from The Great Debate:

Hunting for scapegoats, Obama bagged the wrong guy in Hagel

By Lawrence Korb
November 24, 2014

U.S. Defense Secretary Hagel listens as President Obama announces Hagel's resignation at the White House in Washington

The timing of Chuck Hagel’s resignation as secretary of defense may have been a surprise, but the fact that he was on his way out has been rumored for weeks. The real issue is why he either stepped down or was forced to leave after such a comparatively short time in office.

from MacroScope:

Iran talks stumble on

By Mike Peacock
November 24, 2014

U.S. Secretary of State Kerry and Iranian FM Zarif before their meeting in Vienna

Officials say it will not be possible to reach a comprehensive deal between Iran and six world powers aimed at resolving the stand-off over Tehran's nuclear ambitions by today’s deadline.

from MacroScope:

Draghi back in the dock

By Mike Peacock
November 17, 2014

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European Central Bank President Mario Draghi faces lengthy interrogation at the European Parliament today.

from The Great Debate:

Seven unlikely events in the fight against Islamic State, and their likely outcomes

By Aki Peritz and Tara Maller
November 17, 2014

Shi'ite fighters, who have joined the Iraqi army to fight against militants of the Islamic State, formerly known as the Islamic State of Iraq and the Levant (ISIL), take part in field training in the desert in the province of Najaf

It’s easy to get depressed about the Middle East these days. The bloodshed continues unabated in Syria. Islamic State advances across Iraq, sacking towns and slaughtering innocents. Millions are refugees. Syrian President Bashar al-Assad seems well ensconced in Damascus, on track to outlasting President Barack Obama in office.

from MacroScope:

The rouble and the hryvnia

By Mike Peacock
November 11, 2014

A reflection of a yearly chart of U.S. dollars and Russian roubles are seen on rouble notes in this illustration picture taken in Warsaw

Ukraine's currency shed nearly 5 percent on Monday after a weekend that saw the heaviest shelling in a month of the main rebel stronghold in the east and signs that Moscow had dispatched troops and tanks to reinforce separatists. The prospect that a two-month-old ceasefire could collapse has helped drive the currency 12 percent lower since the central bank abandoned an unofficial peg a week ago.

from John Lloyd:

Should the West withdraw from the world to win its love?

By John Lloyd
November 6, 2014

Soldiers from the 3rd Brigade Combat Team, 1st rest as they wait to pack their weapons for shipment back to the United States at Camp Virginia, Kuwait

In his original and argumentative history of the Anglo-American domination of the past three or more centuries, Walter Russell Mead writes that both the UK and the United States believed their imposition of a world order served the highest interests of humanity. From Oliver Cromwell’s denunciation of Spanish cruelty in the 1650s to Ronald Reagan’s characterisation of the Soviet Union as an evil empire in the 1980s, the two main Anglophone states have seen their global expansionism as a blessing for the world: what’s good for us is good for everyone.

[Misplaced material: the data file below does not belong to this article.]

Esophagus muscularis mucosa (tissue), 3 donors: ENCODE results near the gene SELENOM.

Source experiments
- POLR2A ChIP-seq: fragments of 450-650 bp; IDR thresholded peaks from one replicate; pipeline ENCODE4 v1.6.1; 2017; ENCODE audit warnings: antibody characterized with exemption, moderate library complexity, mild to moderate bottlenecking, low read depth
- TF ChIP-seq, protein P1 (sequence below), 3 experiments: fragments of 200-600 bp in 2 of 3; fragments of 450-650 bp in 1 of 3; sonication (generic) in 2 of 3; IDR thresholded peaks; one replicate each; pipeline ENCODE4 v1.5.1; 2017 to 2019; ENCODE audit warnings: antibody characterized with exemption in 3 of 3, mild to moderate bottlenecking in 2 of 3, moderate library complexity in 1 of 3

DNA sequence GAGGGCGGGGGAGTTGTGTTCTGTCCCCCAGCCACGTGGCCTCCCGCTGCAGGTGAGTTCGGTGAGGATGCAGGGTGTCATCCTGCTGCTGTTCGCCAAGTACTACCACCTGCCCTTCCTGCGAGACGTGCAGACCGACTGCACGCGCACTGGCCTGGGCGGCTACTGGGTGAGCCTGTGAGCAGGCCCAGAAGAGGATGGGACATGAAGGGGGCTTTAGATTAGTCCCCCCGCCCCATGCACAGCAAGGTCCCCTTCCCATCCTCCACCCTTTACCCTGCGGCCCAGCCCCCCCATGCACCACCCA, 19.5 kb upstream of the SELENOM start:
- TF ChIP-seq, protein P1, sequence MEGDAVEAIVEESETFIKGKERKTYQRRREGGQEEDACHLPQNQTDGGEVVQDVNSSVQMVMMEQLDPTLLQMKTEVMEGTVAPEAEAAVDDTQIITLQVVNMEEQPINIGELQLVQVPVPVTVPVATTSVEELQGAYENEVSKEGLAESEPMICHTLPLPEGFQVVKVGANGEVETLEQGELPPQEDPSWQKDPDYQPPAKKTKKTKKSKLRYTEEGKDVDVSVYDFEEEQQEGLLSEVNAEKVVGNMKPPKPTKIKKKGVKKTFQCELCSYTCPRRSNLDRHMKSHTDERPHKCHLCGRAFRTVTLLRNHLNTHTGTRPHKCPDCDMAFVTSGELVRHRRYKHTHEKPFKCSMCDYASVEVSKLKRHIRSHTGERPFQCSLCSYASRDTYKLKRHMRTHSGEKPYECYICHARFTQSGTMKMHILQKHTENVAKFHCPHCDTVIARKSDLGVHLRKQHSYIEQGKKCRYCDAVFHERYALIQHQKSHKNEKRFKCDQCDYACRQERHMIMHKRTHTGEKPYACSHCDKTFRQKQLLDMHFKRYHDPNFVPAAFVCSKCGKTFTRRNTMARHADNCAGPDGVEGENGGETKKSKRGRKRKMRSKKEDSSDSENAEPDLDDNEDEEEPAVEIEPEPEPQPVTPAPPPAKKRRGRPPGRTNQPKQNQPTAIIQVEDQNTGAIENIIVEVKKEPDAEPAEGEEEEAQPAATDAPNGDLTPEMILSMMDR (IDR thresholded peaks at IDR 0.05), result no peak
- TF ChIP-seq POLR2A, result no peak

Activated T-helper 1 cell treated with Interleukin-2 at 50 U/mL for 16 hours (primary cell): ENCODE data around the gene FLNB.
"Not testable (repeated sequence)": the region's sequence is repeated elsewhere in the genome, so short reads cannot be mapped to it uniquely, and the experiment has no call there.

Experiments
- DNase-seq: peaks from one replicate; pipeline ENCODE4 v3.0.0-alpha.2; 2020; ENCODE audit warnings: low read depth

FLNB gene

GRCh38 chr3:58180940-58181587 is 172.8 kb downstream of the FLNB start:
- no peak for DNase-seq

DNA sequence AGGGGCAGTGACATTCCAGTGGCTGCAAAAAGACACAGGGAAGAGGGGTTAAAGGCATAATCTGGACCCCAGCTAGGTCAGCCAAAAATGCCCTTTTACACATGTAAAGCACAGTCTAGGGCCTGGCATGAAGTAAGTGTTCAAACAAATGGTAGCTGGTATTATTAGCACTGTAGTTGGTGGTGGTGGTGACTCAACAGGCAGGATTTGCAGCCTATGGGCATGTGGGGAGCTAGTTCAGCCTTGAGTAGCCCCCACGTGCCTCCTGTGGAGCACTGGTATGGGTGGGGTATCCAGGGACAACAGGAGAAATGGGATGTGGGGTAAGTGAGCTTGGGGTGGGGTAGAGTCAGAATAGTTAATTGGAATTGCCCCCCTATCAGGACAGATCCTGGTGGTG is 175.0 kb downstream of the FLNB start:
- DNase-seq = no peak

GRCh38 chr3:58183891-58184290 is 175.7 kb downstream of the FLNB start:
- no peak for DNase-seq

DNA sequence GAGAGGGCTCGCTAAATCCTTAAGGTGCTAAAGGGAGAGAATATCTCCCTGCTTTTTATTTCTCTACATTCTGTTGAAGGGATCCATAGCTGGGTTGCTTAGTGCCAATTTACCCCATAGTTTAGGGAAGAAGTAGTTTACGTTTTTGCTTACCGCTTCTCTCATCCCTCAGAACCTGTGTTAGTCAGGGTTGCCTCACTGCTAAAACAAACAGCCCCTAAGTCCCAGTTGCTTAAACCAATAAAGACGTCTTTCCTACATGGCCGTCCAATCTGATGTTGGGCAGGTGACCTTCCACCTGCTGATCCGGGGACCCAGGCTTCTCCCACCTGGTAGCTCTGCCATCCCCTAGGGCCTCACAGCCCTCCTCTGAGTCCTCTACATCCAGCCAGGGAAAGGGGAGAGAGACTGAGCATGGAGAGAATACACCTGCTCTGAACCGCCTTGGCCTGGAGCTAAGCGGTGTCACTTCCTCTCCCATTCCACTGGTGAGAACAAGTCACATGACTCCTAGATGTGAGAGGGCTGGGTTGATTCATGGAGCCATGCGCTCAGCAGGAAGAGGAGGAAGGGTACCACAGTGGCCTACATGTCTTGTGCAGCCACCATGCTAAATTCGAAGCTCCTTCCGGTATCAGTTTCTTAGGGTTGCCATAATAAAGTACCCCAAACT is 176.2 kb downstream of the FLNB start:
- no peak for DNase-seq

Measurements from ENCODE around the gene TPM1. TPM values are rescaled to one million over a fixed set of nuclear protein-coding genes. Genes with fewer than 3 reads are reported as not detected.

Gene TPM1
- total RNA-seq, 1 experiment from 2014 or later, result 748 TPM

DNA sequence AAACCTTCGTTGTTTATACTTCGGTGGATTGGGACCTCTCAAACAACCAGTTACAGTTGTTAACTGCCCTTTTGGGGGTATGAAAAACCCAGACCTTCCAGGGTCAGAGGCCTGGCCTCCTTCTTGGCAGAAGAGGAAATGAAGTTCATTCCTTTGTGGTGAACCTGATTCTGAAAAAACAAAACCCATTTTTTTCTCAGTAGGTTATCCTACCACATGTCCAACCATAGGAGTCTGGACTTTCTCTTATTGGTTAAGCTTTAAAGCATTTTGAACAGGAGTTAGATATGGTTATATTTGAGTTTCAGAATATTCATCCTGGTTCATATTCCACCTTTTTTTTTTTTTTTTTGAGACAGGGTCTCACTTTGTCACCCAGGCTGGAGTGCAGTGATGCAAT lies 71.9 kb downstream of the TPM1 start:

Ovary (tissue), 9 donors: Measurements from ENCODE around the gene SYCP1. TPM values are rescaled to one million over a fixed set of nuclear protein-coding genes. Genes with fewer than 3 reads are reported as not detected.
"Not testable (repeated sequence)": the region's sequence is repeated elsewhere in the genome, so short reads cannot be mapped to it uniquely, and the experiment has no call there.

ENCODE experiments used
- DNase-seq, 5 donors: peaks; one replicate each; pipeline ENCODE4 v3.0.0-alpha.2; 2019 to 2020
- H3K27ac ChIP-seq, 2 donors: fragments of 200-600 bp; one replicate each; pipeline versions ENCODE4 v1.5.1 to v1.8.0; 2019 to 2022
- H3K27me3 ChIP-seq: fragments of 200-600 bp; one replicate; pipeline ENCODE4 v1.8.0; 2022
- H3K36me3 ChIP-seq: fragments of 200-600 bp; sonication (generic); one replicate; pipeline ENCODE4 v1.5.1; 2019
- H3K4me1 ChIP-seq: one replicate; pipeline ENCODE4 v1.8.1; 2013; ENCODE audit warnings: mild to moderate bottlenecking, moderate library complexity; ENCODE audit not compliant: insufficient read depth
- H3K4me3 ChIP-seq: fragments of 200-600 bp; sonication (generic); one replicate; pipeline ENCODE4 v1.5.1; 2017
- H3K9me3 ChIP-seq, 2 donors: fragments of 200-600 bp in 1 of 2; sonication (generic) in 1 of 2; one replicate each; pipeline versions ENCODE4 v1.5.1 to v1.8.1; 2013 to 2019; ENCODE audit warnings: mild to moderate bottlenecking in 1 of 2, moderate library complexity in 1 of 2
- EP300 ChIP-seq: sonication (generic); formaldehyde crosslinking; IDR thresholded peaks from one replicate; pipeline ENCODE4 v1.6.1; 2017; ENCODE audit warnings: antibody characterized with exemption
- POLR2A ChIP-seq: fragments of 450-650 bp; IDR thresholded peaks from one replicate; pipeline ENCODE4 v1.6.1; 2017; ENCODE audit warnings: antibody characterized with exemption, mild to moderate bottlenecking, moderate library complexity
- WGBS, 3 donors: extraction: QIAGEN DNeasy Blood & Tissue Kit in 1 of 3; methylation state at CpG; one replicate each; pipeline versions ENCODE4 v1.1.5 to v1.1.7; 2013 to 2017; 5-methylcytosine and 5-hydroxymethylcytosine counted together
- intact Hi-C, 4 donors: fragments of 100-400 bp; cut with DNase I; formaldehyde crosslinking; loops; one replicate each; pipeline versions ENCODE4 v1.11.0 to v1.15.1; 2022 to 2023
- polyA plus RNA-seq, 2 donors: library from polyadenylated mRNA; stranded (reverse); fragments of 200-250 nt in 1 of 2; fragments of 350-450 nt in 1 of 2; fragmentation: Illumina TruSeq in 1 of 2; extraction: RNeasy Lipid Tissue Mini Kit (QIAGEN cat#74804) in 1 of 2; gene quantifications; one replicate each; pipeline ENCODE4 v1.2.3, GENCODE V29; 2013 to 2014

from MacroScope:

EU forecasts put France, Italy under the microscope

By Mike Peacock
November 4, 2014

France's President Hollande talks with Italy's Prime Minister Renzi during the Asia-Europe Meeting (ASEM) in Milan

After euro zone inflation ticked up for the first time in many months and the latest PMI surveys showed factory activity expanded only very slightly last month, today the European Commission publishes its autumn economic forecasts.

from Stories I’d like to see:

Did Islamic State really call a convention of nuts and have 15,000 people show up?

By Steven Brill
November 4, 2014

Islamic State fighter gestures from a vehicle in the countryside of the Syrian Kurdish town of Kobani, after the Islamic State fighters took control of the area

Last week, the Guardian reported, “The United Nations has warned that foreign jihadists are swarming into the twin conflicts in Iraq and Syria on ‘an unprecedented scale’ and from countries that had not previously contributed combatants to global terrorism.”

from The Great Debate:

Did Islamic State really call a convention of nuts and have 15,000 people show up?

By Steven Brill
November 4, 2014

[CROSSPOST blog: 2398 post: 2005]

Original Post Text:

Islamic State fighter gestures from a vehicle in the countryside of the Syrian Kurdish town of Kobani, after the Islamic State fighters took control of the area

Last week, the Guardian reported, “The United Nations has warned that foreign jihadists are swarming into the twin conflicts in Iraq and Syria on ‘an unprecedented scale’ and from countries that had not previously contributed combatants to global terrorism.”

from MacroScope:

Fed heads one way, BoJ the other. What now for ECB?

By Mike Peacock
November 3, 2014

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After the Federal Reserve wound up its bond-buying programme, as expected, and the Bank of Japan sprung a surprise by sharply increasing the pace of its money-printing, this week the European Central Bank takes its monthly bow and will probably come up with nothing new.